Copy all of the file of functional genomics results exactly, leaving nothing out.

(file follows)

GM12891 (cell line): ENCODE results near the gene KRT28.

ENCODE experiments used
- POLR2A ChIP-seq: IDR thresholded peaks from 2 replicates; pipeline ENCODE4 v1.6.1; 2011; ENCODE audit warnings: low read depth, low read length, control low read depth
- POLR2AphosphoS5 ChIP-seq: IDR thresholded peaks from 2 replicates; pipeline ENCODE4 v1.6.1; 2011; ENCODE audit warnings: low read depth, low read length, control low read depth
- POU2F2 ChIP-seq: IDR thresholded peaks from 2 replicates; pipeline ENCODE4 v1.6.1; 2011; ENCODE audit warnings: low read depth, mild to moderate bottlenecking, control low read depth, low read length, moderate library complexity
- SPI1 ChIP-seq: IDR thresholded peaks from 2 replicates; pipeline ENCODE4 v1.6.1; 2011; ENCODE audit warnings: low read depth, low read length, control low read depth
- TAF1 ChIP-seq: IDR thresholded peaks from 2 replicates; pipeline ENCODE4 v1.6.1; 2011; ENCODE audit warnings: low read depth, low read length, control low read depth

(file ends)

GM12891 (cell line): ENCODE results near the gene KRT28.

ENCODE experiments used
- POLR2A ChIP-seq: IDR thresholded peaks from 2 replicates; pipeline ENCODE4 v1.6.1; 2011; ENCODE audit warnings: low read depth, low read length, control low read depth
- POLR2AphosphoS5 ChIP-seq: IDR thresholded peaks from 2 replicates; pipeline ENCODE4 v1.6.1; 2011; ENCODE audit warnings: low read depth, low read length, control low read depth
- POU2F2 ChIP-seq: IDR thresholded peaks from 2 replicates; pipeline ENCODE4 v1.6.1; 2011; ENCODE audit warnings: low read depth, mild to moderate bottlenecking, control low read depth, low read length, moderate library complexity
- SPI1 ChIP-seq: IDR thresholded peaks from 2 replicates; pipeline ENCODE4 v1.6.1; 2011; ENCODE audit warnings: low read depth, low read length, control low read depth
- TAF1 ChIP-seq: IDR thresholded peaks from 2 replicates; pipeline ENCODE4 v1.6.1; 2011; ENCODE audit warnings: low read depth, low read length, control low read depth